The Taliban escorted Ujaama in an SUV across the border and to the Kandahar compound of Ibn al-Shaykh al-Libi, a Libyan who ran a training camp in Afghanistan. Following Abu Hamza’s instruction, he gave al-Libi an envelope containing 500 British pounds. Ujaama then traveled to Khost to find a girls’ school to deliver another envelope of money, but wasn’t able to locate it. Instead, he encountered a man who wanted to send Ujaama to the front lines in the Taliban’s war against the Northern Alliance. Ujaama called Abu Hamza in London to intercede. “I’m not here for that purpose,” he said.

The call prevented Ujaama’s military conscription, but Abu Hamza asked him about Abbasi. “I left him behind,” Ujaama said. Angry, Abu Hamza demanded that Ujaama go back to Pakistan and bring Abbasi to Afghanistan. Ujaama told Abu Hamza that he would collect Abbasi, even though he had no intention of doing so.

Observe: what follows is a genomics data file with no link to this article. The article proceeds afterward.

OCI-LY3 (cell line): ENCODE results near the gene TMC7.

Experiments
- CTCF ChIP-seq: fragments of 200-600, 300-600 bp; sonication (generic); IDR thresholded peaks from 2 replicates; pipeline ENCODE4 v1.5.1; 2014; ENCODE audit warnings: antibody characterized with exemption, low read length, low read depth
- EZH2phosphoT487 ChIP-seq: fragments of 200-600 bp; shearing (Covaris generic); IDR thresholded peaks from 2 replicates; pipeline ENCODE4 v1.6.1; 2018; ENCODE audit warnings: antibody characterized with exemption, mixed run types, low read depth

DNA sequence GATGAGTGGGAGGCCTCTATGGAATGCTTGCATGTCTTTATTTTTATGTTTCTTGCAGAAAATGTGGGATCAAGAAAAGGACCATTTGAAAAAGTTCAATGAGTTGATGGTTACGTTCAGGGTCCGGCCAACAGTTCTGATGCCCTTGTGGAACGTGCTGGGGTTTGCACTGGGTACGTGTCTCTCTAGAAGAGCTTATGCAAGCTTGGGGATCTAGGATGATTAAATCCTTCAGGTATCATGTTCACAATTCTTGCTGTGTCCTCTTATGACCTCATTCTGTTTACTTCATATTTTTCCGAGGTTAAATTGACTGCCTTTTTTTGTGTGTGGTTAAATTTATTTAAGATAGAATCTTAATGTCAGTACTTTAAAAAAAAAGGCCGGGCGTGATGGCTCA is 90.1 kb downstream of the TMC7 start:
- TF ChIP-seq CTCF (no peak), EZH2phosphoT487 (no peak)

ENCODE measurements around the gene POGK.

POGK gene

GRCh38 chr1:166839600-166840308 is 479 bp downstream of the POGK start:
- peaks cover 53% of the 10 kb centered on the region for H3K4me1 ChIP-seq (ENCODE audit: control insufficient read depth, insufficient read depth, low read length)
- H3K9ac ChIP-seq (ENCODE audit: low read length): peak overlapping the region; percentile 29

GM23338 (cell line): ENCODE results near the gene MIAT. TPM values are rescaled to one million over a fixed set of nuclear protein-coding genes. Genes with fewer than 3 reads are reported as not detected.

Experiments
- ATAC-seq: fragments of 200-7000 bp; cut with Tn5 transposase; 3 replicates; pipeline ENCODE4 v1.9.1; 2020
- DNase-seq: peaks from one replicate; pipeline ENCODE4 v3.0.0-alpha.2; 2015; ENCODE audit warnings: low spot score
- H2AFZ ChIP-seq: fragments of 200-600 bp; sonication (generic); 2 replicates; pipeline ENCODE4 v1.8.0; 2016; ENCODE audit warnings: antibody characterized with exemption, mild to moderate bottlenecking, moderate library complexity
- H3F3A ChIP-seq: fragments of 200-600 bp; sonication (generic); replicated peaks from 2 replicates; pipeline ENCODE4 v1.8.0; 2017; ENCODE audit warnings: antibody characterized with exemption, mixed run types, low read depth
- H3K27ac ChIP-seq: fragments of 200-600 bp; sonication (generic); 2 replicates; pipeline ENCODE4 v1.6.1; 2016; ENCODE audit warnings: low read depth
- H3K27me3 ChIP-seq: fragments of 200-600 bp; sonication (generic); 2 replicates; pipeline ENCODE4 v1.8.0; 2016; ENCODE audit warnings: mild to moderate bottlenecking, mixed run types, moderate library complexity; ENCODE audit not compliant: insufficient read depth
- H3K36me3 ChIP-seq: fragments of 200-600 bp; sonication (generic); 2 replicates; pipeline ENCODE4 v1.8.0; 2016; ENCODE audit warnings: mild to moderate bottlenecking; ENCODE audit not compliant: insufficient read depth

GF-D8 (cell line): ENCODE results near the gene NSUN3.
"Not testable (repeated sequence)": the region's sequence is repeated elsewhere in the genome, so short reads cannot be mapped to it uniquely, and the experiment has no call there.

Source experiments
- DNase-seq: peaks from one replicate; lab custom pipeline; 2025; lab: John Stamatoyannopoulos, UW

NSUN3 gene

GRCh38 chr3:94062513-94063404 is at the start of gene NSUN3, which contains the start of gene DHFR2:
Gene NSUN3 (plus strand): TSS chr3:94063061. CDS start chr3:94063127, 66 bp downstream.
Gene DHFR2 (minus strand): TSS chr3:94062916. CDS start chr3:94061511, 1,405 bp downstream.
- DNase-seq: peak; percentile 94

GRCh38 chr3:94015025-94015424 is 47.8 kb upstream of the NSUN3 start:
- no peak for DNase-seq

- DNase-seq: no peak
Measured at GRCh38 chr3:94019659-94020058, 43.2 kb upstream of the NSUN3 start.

Back at the Finsbury Park Mosque in London, Ujaama continued to assist Abu Hamza and work on the Supporters of Sharia website. In early September 2001, Ujaama agreed to travel once more to Afghanistan to deliver money.

On September 11, 2001, on his way to Afghanistan, Ujaama was awoken to the Pakistani military police knocking on his hotel door. “They asked me if I needed protection,” Ujaama recalled. He learned that hijacked airplanes had been turned into weapons in New York, Washington, D.C., and Pennsylvania.

Abu Hamza wanted Ujaama to continue into Afghanistan and deliver the money, but Ujaama refused. The U.S. military had begun bombing the country. Instead, Ujaama made his way to the United States, with 1,000 pounds of Abu Hamza’s cash in hand.